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Old 02-13-2010, 08:44 AM   #41
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Thanks guys, looks like you may be right. All my measurements with my glucose meter have been totally normal: 93 before dinner (chili, beer, cottage cheese, cauliflower), 113 1 hr later, 111 2 hrs later, 101 3.25 hrs later, and 90 this morning (12 hrs of fast). If I can trust the meter, that's a big relief.

I still plan to go see the PCP next week.
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Old 02-13-2010, 09:59 AM   #42
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Thanks guys, looks like you may be right. All my measurements with my glucose meter have been totally normal: 93 before dinner (chili, beer, cottage cheese, cauliflower), 113 1 hr later, 111 2 hrs later, 101 3.25 hrs later, and 90 this morning (12 hrs of fast). If I can trust the meter, that's a big relief..


As for that 101 3.5 hrs later, I'd rather have seen a 99, myself.
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Old 02-13-2010, 12:25 PM   #43
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Related question:

Just got back from a visit to the Dr. because I feel like crap (appears to be a bacterial infection piggybacking on my cold). He mentioned that last year (about a year ago), my regular blood test showed a glucose reading of 102. Since they did not bother to say anything at the time other than a vague reference to lay off the sweets/carbs, I assume this is probably not a big deal? He has me coming in for another annual blood test in 2 weeks, so I suppose we will see then. FWIW, I am 36, in generally good health, 200#, 5'11', reasonably decent diet, generally hit the gym 3 to 4 times a week for cardio and weights plus have fairly active hobbies (hiking, camping, brewing - which is quite physical). No family history of diabetes that I know of, aside from some hugely obese types on my mother's side (but my heavy parents are not diabetic.).
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Old 02-13-2010, 01:53 PM   #44
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The values under consideration in prior posts refer to 10 hour fasting specimens, so the 102 may have been completely normal if you weren't fasting.

This whole issue reflects a well-meaning desire to increase disease detection by adjusting the "normal" range to make it more sensitive. This almost automatically increases the per cent of positive results which are "false positives." Maybe it saves lives, maybe it doesn't. But it sure generates a lot of cost and worry.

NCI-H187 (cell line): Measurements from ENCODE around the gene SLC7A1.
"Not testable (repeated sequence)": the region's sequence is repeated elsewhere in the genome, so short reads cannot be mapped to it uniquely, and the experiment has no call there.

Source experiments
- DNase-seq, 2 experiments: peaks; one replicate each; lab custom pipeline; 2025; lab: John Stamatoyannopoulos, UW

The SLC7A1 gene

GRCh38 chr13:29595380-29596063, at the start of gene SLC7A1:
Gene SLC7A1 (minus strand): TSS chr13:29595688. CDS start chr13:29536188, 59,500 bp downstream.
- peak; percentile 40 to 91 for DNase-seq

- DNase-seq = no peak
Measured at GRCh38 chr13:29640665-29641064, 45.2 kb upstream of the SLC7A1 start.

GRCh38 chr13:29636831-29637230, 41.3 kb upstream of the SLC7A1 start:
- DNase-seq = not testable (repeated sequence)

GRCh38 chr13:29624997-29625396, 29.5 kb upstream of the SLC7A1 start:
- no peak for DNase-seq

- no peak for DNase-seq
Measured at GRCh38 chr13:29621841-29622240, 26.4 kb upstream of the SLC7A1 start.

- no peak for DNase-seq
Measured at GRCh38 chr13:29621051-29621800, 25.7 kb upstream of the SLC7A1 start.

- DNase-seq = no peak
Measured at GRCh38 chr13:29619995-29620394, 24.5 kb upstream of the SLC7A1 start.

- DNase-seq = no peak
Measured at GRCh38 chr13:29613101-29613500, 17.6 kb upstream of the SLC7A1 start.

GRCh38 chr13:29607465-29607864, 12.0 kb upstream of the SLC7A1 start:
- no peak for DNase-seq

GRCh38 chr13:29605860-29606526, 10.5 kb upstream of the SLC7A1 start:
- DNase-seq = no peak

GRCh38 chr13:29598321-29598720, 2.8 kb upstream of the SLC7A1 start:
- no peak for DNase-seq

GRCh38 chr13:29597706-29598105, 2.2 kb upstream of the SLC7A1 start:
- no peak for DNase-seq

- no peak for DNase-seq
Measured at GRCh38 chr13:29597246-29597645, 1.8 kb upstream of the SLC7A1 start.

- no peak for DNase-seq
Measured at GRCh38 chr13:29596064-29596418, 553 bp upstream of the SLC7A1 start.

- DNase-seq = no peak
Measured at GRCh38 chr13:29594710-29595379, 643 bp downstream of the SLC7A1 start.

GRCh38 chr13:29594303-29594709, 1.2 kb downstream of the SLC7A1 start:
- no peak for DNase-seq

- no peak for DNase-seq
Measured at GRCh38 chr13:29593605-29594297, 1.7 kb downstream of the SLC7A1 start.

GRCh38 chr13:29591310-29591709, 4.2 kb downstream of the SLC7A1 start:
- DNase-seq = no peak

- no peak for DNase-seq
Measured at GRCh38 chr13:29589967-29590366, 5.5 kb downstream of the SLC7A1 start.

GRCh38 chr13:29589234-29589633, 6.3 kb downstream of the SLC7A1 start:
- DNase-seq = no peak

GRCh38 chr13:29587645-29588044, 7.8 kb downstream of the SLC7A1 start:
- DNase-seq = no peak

It wouldn't surprise me if outcome studies eventually prove that the current recommendations are too stringent. Then disease advocacy groups will protest when they loosen them up (as just happened with the mammogram recommendations).

Tough stuff to get your head around sometimes.
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Old 02-13-2010, 03:47 PM   #45
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The values under consideration in prior posts refer to 10 hour fasting specimens, so the 102 may have been completely normal if you weren't fasting.
This was a fasting number.

I think in the case of diabetes the costs of the disease unmanaged are so huge relative to what they could be if early detection and steady management were routinely pursued that I can understand the aggressive stance and a certain amount of false positives. Dunno if this is the case with other conditions, just happen to have read up on diabetes related to an investment (the company that had all those lae night WIlford Brimley cable ads).

Reading between the lines of your response, it sounds like 102 is nothing to get all that alarmed about unless the follow up results (a year later)are not encouranging.
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Old 02-13-2010, 03:56 PM   #46
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I think in the case of diabetes the costs of the disease unmanaged are so huge relative to what they could be if early detection and steady management were routinely pursued that I can understand the aggressive stance and a certain amount of false positives.
It depends. My guess is that when the glycohemoglobin/HgbA1C gets better standardized we will identify some who will go on to develop diabetes and complications and some who don't. Already, if you are in the range of 5.7 or so and stay there, complications are not common.

The jury is still out; it's an important question and some times public policy gets ahead of the evidence.
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Old 02-14-2010, 03:49 PM   #47
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Do fasting glucose results and fasting insulin results have anything to do with each other?

Current PCP had DH and I take a fasting insulin test as well as the fasting glucose test.
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Old 02-14-2010, 05:44 PM   #48
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Do fasting glucose results and fasting insulin results have anything to do with each other?

Current PCP had DH and I take a fasting insulin test as well as the fasting glucose test.
It is not customary to measure serum insulin levels for diabetes. While it can help distinguish how much of the problem is low insulin production rather than insulin resistance (within the body's fat cells, for example), the picture is usually a blend of the two (in type 2 - type 1 results from insulin deficiency). So, for example, a normal fasting glucose could be associated with high insulin levels, since the body is producing it in excess in order to overcome insulin resistance, and to maintain normal glucose.

Some doctors tailor their medications depending on the insulin level but the bottom line is glucose control. I am not aware of any evidence that routine insulin measurements lead to better treatment or outcomes.